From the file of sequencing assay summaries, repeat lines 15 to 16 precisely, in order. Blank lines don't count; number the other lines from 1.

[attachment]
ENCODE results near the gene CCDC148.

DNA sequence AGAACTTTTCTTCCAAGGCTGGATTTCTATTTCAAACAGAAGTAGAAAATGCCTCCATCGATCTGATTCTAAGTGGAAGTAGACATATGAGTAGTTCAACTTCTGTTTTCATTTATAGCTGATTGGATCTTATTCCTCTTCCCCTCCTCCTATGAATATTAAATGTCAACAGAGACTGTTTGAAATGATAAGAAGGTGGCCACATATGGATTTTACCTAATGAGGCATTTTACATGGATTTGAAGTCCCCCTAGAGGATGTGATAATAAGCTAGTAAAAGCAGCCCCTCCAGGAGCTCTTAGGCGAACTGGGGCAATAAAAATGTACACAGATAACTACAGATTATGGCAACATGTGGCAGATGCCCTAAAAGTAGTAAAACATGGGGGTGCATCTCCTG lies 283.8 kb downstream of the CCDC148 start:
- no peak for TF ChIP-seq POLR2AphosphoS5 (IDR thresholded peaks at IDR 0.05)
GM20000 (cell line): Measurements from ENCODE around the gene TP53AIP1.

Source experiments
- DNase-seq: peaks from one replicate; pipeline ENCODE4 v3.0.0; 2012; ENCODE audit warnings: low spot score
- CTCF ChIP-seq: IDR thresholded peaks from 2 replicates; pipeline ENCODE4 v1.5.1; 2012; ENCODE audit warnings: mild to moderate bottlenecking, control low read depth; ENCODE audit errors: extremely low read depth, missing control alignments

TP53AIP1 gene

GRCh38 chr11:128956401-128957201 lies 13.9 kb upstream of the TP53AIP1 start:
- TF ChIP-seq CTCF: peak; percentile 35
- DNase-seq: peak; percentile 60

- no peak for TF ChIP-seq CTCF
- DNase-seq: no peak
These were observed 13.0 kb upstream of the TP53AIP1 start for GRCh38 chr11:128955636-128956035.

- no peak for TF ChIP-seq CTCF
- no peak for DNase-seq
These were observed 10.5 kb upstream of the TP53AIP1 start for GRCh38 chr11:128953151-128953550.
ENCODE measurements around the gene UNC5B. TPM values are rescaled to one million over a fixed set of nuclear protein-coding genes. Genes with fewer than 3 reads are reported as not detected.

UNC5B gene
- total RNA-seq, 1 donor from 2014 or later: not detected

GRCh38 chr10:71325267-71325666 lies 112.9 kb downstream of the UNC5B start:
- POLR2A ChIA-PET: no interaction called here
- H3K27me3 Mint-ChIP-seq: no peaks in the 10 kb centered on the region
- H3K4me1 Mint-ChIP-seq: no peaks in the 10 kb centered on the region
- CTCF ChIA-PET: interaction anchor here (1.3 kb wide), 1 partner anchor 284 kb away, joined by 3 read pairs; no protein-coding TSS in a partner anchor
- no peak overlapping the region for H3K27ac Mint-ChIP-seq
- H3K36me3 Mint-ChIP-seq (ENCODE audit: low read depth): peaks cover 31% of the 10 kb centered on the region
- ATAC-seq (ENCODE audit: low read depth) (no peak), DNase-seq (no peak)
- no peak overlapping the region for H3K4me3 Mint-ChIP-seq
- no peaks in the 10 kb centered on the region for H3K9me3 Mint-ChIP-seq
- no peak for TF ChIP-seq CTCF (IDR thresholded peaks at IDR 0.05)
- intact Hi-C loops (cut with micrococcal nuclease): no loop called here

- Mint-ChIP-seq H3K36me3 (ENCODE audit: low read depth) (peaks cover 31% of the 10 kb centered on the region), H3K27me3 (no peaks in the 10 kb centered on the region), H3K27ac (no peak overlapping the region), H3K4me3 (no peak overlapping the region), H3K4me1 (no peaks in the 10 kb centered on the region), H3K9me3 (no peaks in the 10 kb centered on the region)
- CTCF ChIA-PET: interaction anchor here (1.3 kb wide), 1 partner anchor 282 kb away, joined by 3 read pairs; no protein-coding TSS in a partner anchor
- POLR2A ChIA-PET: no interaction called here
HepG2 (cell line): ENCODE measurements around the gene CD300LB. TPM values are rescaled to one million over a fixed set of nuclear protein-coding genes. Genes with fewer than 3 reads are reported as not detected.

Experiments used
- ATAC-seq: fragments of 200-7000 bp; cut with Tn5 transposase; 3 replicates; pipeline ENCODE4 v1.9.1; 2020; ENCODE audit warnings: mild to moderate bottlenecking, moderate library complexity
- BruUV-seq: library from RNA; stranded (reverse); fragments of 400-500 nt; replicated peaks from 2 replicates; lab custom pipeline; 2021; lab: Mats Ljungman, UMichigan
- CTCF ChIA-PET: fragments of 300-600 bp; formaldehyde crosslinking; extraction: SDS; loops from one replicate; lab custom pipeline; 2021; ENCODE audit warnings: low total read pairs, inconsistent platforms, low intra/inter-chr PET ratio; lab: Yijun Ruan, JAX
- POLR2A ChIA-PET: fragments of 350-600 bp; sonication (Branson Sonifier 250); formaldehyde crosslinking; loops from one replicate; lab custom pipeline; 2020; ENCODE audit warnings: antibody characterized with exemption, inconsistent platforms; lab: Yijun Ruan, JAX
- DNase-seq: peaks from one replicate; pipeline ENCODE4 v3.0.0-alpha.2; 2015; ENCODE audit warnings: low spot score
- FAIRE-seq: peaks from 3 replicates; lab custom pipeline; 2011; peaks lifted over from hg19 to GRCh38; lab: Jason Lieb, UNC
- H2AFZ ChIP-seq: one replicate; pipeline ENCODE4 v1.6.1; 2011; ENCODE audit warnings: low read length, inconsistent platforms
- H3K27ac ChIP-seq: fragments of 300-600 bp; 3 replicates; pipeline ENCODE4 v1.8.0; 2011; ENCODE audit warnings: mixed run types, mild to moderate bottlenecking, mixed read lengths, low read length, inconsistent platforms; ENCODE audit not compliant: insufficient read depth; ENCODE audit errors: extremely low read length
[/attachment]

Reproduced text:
- no peak for TF ChIP-seq CTCF
- no peak for DNase-seq